Wednesday’s snowstorm that socked the East Coast put a huge dent in retailers’ Valentine’s Day business and had many fashion houses fretting over their New York Fashion Week shows.
This story first appeared in the February 11, 2010 issue of WWD. Subscribe Today.
Retailers said they hoped to make up some of the lost business and that the buildup really happens this weekend with promotions tied to both Valentine’s Day on Sunday and President’s Day on Monday.
For now, fashion firms said shows were still on schedule, but organizers were concerned about the rash of e-mails from out-of-towners who couldn’t attend because their flights were grounded. Designers were also fretting over seamstresses having difficulty getting to work and runway merchandise backed up at Customs.
Among the schedule changes, Nary Manivong’s presentation, slated from noon to 2 p.m. at the Audi Forum on Wednesday, was postponed until next Wednesday, the 17th, from 4 to 6 p.m. at the same location. The line is designed by Manivong, with stylist Ally Hilfiger.
“There were cancellations of booked models, foreign press, celebrities and talent who missed or had flight delays,” said a spokeswoman. “Shoes being flown in to arrive this morning from London were held up in transit. The tailor upstate finishing alterations to a few pieces was snowed in.”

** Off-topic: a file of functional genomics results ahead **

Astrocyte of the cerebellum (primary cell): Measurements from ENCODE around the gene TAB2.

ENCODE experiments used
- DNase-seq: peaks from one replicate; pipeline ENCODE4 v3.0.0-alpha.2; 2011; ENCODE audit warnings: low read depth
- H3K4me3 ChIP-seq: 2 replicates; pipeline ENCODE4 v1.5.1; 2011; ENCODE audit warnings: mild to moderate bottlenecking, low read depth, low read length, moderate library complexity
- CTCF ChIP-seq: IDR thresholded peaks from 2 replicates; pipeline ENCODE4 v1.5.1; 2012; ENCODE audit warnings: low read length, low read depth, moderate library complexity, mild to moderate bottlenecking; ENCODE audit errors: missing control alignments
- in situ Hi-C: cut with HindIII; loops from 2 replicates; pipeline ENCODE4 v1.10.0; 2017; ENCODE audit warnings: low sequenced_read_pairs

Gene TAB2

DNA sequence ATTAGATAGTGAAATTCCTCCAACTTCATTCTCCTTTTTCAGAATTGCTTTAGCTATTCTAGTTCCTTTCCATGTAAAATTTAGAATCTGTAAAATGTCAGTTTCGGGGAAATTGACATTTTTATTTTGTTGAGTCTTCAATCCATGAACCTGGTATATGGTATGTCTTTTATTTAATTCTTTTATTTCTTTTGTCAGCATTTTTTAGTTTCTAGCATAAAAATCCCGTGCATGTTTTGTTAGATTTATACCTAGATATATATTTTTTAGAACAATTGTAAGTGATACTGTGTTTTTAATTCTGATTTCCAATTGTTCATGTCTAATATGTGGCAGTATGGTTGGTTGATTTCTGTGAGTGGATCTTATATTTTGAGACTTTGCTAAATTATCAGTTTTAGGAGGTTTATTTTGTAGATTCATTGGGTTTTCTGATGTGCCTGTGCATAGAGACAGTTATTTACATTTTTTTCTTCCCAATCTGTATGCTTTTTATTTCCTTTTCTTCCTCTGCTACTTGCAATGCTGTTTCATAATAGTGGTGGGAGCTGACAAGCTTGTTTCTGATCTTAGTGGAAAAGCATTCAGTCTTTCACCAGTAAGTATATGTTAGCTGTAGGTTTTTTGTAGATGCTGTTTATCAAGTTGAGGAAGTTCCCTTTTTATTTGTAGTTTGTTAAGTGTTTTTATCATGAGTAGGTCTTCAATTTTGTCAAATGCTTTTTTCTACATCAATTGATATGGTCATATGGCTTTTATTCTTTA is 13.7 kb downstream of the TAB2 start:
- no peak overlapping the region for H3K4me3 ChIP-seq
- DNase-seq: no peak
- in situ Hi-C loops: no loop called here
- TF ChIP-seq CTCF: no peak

Movado postponed its annual “Be Mine” Valentine’s Day press preview at the company’s 39th Street showroom scheduled for all day Wednesday. A company representative sent an e-mail alerting editors that they would reschedule next week.
Mifur, the international fur and leather exhibition, which had slated a cocktail party and presentation for Wednesday from 6:30 to 8:30 p.m., has rescheduled for Friday at the Soho House from 6 to 8 p.m.
Geren Ford reminded editors in an e-mail that “Neither rain, nor sleet, nor dark of night…the show will go on.” Ford’s presentation was slated for Wednesday from 5 to 7 p.m. at the Crosby Street Hotel.
Rebecca Minkoff enticed editors to come to its fall presentation with an e-mail that read, “Come in your galoshes. We’ll have Champagne and macaroons (and a beautiful collection) waiting for you.”
And Kenneth Cole sent snow-defying rubber boots to urge along guests planning to attend the American Foundation of AIDS Research, or amfAR, gala Wednesday night.